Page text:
Asked to sum up how he would characterize his two String Quartets - written in a neoclassical style and influenced by the sound world of Bruckner and Schoenberg - Michael Finnissy answered, ‘rich and chewy’!
In 2011 Michael Finnissy created a daring new interpretation of Mozart's Requiem. To influence his completion of the parts left missing after the 18th century composer’s death he said "I imagined Mozart in the present day, working to complete the Requiem, looking back across the centuries which have passed since his death. I asked myself what composers, musical genres and historical events would have influenced him since 1791– this helped to shape my work.”
Composer Judith Weir says she regards Finnissy as the most important living British composer.
Despite having no score (the piece is a series of parts, each prefaced by the instruction that it is 'intended that parts should drift slightly apart') Michael Finnissy's Second Quartet is 'based on a compact Haydn model' - originally intended to be the 'Lark', Op.64, No.5 - and traces of its antecedent can be discerned within it. By contrast, the Third Quartet incorporates actual birdsong, both transcribed and recorded, in the composer's response to the natural world and our place in it: the instruments gradually fade out, to leave only the sound of birds.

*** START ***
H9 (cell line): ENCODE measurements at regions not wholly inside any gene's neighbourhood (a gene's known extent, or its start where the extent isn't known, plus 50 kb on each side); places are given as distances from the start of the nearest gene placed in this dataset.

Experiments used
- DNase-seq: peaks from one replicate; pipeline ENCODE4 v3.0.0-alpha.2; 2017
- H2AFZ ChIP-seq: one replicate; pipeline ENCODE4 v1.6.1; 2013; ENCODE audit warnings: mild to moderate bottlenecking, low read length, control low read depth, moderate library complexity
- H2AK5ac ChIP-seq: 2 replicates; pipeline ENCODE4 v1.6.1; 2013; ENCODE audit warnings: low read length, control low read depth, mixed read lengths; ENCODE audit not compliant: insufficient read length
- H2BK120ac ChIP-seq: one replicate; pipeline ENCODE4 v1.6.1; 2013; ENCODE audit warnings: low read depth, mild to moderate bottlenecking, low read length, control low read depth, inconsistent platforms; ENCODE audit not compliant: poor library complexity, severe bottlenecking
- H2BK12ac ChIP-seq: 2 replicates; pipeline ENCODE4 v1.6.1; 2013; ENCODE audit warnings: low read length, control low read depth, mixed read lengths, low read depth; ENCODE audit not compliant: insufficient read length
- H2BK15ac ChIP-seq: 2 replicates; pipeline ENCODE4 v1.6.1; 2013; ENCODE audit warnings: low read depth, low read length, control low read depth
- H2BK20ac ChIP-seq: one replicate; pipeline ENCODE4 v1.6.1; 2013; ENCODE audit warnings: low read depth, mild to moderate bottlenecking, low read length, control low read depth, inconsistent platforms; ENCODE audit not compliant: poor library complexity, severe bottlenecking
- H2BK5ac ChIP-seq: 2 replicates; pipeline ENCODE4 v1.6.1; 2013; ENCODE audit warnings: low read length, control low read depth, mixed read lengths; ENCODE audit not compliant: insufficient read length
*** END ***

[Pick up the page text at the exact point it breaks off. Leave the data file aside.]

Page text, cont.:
Second String Quartet
Third String Quartet
Michael Finnissy: String Quartet No. 3
String Quartet No. 3
16th February 2012
“The agile spirit of Haydn certainly seems to pervade the whole of the Second Quartet, but the Third is a much stranger work. There are allusions to Bruckner's First and Second Symphonies in its massive, densely layered opening paragraphs, but gradually that highly wrought string writing gives way to something totally unexpected: first to music that incorporates transcriptions of birdsong, and then to recordings of the birdsongs themselves”
“He's motivated by magnifying the string quartet from the inside, broadening the form by re-examining the medium...this new piece takes the string quartet out of itself - and indeed beyond music - with a bold and wholly unexpected sleight-of-hand.”
“Finnissy ultimately transcends the quartet genre...At times, too, you can hear the influence of Haydn, as if through frosted glass, notably in the impish pizzicato passage about a third of the way through.”
Click on any of the works listed above for alternative recordings.